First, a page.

By Katie Palmer
Learn more about our 10 year commemoration here
Paul and I met in 2006, before our freshman year classes even started at NYU. We quickly became close friends and frequent collaborators, but it was the project Paul proposed for senior year that turned us into forever collaborators and catalyzed the formation of our company.
While I was studying abroad in Florence, I got a message from Paul. It felt a bit random, but he was very excited and it couldn't wait. Paul began introducing me to his latest obsession: Vaslav Nijinsky. Nijinsky was a revolutionary choreographer working in Paris with the Ballet Russe in the early 1910s. He set the art world on fire with his revolutionarily primal and proto-modern choreography, and the reaction to his work is encapsulated in the riot that erupted during the premiere of his biggest work, The Rite of Spring. Alongside his trailblazing career, Nijinsky had tumultuous (and public) relationships with impresario Serge Diaghilev and dancer Romola Pulszky. His career was cut short in 1917, however, when he experienced a breakdown and subsequently spent the last 30 years of his life in and out of mental asylums. We were enamored with Nijinsky’s story and the diary he wrote while institutionalized. He had a difficult life, often imprisoned in an asylum. We wondered how we might be able to offer him another kind of asylum: safe haven for those with dangerous ideas, misunderstood at the time.
We began crafting a piece to tell that story with five marvelous dancer-actors who said yes to this wild, inventive ride. The piece had no words, and we sought to combine some of Nijinsky’s choreography with my own. Randall Benichak crafted an original score, combining excerpts of the music Nijinsky danced to (including The Rite of Spring, which was Paul’s ringtone for years). That first production featured a live chamber orchestra and was a fantasia of repetition, movement, and experimentation. We were breathless by the end of the process—not entirely sure of what we made, but knowing it was something exciting.
Come May 2010, we were freshly minted graduates hungry to get out into the world. We thought, let’s put on the show again—there was so much more of the story to tell. The single-act original piece became a three-act, with each act told from a different character’s point of view. Randall incorporated even more music from Nijinsky’s ballets and conducted an even bigger orchestra. We dreamed bigger and spent the summer manifesting those dreams. The production needed a no-nonsense big dreamer to step in and help manage the whole thing: enter Kathryn Appleton. Paul and Katie courted Kathryn with a pancake breakfast (which we did not make), and she was reckless enough to say yes to this ambition and talented enough to wrangle it. With the three of us shepherding the piece, we opened Nijinsky in Asylum in September 2010 at Steps on Broadway, a prominent dance studio on the Upper West Side.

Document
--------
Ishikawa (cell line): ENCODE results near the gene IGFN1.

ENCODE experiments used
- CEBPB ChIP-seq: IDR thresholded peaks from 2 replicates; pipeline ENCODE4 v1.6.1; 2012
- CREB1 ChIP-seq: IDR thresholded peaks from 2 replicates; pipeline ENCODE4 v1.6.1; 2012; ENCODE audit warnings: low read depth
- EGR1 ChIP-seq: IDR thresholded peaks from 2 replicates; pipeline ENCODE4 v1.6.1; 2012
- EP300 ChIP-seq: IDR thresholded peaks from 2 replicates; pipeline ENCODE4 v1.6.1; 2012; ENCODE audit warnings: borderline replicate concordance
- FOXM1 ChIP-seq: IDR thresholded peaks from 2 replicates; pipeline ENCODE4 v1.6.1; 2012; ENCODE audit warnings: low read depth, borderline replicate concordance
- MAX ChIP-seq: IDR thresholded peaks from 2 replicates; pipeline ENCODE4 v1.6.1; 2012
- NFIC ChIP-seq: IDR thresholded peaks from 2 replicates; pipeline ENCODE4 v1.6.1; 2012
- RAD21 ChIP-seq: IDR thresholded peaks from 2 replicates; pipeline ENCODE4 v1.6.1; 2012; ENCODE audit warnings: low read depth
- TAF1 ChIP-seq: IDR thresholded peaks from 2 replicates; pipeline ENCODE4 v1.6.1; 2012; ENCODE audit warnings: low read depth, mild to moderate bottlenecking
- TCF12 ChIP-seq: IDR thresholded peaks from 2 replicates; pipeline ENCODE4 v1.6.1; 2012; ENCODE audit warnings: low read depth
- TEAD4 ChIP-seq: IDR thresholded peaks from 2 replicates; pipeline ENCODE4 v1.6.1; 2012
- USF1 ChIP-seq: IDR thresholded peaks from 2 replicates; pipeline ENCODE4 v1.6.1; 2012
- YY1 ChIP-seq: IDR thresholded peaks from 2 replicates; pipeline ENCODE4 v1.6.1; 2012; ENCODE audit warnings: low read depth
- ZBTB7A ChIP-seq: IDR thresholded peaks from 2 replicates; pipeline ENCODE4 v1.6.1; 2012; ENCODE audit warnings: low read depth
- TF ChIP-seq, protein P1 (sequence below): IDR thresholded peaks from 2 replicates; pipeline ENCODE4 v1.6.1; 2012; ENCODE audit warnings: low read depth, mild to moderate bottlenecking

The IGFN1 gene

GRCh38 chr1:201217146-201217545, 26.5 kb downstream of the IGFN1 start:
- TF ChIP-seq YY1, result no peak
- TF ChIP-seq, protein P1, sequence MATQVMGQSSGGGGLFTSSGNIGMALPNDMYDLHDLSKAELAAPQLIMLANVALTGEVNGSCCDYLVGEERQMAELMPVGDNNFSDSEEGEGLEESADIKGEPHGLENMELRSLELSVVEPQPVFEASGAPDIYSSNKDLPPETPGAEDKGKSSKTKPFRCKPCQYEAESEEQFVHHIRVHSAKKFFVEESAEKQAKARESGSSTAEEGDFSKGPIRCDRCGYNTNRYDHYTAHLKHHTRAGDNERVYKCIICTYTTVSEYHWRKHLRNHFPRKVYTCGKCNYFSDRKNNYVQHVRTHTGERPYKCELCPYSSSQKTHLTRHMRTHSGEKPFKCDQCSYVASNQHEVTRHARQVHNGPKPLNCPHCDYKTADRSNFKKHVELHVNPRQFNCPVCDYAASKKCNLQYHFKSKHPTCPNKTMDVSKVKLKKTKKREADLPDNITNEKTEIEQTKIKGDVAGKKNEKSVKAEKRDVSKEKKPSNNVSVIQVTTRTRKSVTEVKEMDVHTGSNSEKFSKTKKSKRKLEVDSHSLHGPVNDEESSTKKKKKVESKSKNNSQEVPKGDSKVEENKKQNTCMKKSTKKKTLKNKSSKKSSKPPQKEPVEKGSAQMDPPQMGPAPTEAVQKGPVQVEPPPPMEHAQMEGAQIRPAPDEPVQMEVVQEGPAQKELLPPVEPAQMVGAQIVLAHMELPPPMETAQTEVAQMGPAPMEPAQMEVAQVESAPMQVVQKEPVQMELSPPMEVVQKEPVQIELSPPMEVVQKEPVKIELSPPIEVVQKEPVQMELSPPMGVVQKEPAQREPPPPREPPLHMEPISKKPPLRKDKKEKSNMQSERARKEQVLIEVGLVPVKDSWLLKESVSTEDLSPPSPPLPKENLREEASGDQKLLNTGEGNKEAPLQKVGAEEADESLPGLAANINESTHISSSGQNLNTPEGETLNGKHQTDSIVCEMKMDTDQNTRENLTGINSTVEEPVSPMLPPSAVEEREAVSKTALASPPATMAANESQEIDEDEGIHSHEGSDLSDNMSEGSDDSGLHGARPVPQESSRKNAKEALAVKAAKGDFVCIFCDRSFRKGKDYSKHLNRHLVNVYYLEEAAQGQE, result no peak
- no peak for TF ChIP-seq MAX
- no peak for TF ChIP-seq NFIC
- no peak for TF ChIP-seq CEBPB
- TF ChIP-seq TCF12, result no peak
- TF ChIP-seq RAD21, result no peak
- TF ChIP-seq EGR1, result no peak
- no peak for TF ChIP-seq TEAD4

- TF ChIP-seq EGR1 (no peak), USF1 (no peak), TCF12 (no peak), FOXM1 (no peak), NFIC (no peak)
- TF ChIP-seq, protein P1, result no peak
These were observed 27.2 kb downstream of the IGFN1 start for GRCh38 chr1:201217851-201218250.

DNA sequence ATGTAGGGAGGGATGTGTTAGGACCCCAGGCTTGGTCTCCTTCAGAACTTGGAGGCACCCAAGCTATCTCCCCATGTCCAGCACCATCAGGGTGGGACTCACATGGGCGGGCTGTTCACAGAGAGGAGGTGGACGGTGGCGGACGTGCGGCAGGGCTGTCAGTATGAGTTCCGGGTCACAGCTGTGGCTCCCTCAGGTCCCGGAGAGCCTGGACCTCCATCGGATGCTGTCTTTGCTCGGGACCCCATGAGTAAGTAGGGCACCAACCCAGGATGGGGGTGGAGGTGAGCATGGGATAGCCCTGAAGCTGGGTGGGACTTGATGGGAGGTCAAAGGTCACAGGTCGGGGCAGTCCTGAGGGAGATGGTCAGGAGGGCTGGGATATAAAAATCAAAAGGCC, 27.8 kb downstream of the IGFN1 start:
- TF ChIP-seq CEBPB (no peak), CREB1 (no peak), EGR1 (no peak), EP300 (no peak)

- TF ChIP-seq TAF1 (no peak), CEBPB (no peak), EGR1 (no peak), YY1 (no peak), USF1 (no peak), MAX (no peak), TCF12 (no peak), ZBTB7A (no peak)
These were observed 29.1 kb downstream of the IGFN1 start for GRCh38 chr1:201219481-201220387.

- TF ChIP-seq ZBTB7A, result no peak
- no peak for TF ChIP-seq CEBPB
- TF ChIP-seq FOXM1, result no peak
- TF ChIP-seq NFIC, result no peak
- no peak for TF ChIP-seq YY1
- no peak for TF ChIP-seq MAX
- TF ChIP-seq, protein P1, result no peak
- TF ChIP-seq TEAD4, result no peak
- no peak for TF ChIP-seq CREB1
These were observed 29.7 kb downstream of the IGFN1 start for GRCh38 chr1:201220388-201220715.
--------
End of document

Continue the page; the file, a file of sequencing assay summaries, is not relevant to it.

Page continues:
A few weeks later, after the rush of it all, Paul and I met with a few others at our favorite bar, Dempsey’s (RIP), to dream of what could come next. Nijinsky in Asylum was such a success, and we loved working together. We were teeming with ideas for shows. “We should do this again,” we thought. Everyone nodded in agreement, but questions arose about all that would need to happen for us to do it again. “Well, if we were to do this again, we would need a name.” What to call ourselves, the makers of Nijinsky in Asylum? The notion of asylum as a kind of safety, a place to put the world on pause in order to explore ideas, captivated us. In a flash I said, “Theater in Asylum.” It just… felt… perfect. 10 years later and here we are!
Theater in Asylum (TIA) is a New York-based theater company founded in 2010 to challenge and empower our community. TIA joyfully pursues a rigorous research and an ensemble-driven approach to theater-making. We create performances to investigate our past, interpret our present, and imagine our future. We prize space to process, space to question—asylum—for ourselves and our community. Core programs include original productions; themed cabarets to present new work from our community; and Cold Readings to read and discuss published plays.
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